Early intervention in sickness absence cuts sick leave by 17%

Early intervention in sickness absence cuts sick leave by 17% for absences of six months duration or more, a report has calculated.

Sickness absences of six months duration or more could cost the typical business as much as £770,000 a year, says the report by the Centre for Economics and Business Research and commissioned by employee benefits provider Unum. But the length of absence can be reduced by 17% by providing access to early intervention and rehabilitation.The report looked at the cost of long-term absence for a typical business of more than 500 employees.

The 17% reduction was seen by actively using early intervention services such as vocational rehabilitation, including access to insurance such as Group Income Protection (GIP), it argued.

This meant that an absence of seven months could come down to six, and an absence of seven years be reduced by more than a year.

Mental health conditions saw the greatest impact, with an 18% reduction in the duration of absence as a result of using early intervention services.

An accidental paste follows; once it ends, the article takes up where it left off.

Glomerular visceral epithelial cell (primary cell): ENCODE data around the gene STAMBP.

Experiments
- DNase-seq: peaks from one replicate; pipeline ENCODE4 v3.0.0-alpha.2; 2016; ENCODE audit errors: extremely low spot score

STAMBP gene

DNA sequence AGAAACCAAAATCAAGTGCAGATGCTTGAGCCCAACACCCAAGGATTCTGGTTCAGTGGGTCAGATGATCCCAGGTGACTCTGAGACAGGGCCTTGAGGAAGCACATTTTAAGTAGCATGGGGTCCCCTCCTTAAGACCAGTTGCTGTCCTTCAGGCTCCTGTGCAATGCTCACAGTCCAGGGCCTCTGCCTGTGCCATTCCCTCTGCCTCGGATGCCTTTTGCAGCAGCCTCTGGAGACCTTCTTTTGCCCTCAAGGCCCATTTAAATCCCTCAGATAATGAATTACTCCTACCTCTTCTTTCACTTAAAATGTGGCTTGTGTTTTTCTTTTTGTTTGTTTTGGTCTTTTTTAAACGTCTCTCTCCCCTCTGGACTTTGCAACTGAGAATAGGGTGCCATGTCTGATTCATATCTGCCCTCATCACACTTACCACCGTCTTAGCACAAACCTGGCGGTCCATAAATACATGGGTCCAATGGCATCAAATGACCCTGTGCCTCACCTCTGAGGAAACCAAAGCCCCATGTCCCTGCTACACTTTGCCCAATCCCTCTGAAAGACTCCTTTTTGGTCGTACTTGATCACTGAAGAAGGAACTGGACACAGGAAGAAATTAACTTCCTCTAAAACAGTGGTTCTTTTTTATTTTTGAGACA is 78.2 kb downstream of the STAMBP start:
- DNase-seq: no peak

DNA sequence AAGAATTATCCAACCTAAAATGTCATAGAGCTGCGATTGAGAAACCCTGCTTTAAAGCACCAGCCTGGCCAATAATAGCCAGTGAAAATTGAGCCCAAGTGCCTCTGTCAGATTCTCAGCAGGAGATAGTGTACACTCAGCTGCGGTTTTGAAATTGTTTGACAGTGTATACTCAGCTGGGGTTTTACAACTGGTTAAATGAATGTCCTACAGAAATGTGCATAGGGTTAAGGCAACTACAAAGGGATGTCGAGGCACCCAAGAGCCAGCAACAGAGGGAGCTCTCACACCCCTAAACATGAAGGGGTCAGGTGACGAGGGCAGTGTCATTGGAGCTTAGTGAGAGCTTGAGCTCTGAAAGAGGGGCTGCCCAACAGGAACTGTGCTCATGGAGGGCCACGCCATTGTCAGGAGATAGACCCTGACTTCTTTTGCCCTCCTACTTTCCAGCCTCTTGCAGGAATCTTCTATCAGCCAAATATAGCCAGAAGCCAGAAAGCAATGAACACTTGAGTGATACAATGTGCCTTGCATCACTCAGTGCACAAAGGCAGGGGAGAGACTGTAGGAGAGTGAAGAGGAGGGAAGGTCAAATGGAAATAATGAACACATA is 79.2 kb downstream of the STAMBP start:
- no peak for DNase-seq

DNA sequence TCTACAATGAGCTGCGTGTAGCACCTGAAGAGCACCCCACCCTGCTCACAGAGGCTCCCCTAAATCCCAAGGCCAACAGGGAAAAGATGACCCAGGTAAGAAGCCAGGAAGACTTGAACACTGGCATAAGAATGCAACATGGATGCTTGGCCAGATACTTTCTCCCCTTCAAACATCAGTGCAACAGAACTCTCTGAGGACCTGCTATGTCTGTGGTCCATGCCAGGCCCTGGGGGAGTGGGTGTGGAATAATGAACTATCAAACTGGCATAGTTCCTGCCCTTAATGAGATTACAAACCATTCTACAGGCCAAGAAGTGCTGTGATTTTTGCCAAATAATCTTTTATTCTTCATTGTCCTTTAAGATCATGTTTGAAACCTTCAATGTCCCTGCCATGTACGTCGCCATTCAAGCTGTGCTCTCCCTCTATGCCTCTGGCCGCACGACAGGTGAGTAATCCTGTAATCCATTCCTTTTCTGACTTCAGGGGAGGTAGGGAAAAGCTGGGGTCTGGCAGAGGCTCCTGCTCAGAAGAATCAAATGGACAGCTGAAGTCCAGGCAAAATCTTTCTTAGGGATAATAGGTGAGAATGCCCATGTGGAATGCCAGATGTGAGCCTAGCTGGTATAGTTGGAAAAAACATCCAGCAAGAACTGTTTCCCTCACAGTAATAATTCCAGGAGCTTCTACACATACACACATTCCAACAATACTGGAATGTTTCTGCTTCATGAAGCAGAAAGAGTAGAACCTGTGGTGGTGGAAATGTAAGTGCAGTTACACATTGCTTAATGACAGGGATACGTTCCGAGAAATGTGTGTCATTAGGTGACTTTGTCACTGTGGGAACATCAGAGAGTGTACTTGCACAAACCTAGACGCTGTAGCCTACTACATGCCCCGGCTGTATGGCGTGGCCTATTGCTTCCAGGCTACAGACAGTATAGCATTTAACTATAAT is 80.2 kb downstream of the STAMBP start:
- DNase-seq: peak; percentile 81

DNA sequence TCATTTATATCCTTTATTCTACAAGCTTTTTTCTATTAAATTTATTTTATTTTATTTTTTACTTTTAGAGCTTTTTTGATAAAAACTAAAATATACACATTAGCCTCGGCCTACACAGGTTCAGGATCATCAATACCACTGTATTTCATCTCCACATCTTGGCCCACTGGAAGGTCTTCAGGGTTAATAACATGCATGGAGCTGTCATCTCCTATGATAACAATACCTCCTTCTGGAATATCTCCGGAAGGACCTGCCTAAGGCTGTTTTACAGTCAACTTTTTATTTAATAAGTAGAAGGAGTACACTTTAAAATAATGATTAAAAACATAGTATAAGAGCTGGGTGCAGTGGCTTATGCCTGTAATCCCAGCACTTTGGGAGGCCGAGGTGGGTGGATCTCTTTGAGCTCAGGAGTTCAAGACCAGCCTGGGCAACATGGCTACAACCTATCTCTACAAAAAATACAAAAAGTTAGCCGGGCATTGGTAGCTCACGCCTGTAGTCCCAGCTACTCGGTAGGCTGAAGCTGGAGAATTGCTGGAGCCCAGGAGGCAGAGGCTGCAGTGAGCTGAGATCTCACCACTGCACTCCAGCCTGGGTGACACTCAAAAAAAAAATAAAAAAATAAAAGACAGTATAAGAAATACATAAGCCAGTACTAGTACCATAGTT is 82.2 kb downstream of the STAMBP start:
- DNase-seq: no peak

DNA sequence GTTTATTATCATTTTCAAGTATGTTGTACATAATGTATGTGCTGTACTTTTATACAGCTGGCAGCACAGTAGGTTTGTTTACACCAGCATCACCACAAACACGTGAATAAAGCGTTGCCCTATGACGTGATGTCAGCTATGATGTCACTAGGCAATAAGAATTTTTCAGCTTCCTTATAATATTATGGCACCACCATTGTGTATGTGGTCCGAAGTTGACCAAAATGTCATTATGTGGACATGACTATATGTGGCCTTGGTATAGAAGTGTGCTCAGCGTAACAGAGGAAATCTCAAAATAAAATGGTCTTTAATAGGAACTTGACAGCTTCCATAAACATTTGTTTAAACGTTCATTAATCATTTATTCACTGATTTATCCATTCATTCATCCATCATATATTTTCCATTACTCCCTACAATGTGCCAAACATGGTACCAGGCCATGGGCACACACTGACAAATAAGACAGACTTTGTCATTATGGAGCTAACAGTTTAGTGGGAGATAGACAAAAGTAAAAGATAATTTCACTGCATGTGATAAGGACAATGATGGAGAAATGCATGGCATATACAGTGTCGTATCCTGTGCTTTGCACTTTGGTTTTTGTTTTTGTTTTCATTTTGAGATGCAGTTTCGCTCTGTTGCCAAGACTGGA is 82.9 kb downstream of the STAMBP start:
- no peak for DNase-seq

For every £100 an employer spent on a GIP policy, it estimated that it got £61 back through avoiding occupational sick pay and other costs associated with sickness absence.

Actively using early intervention services included as part of GIP packages increased this payback by around 10%, or £66 payback for every £100 spent, it added.

The most typical causes for long-term sickness absence were mental ill health and musculoskeletal conditions, it concluded.

The changing make-up of the workforce and the increasing numbers of older workers would also mean the rate of long-term sickness absence would grow by 4% by 2030, it predicted.

Peter O’Donnell, chief executive at Unum, said: “Our award-winning rehab team sees the impact that early intervention can have on reducing long-term sickness every day. The huge costs associated with long-term absence could be mitigated by investing in GIP policies and actively taking up these services.”

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